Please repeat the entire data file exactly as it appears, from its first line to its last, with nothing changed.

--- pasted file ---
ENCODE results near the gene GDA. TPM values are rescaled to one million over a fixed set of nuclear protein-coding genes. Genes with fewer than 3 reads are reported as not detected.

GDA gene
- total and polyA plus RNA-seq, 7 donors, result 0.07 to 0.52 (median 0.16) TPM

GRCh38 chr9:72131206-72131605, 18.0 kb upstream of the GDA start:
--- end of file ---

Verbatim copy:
ENCODE results near the gene GDA. TPM values are rescaled to one million over a fixed set of nuclear protein-coding genes. Genes with fewer than 3 reads are reported as not detected.

GDA gene
- total and polyA plus RNA-seq, 7 donors, result 0.07 to 0.52 (median 0.16) TPM

GRCh38 chr9:72131206-72131605, 18.0 kb upstream of the GDA start: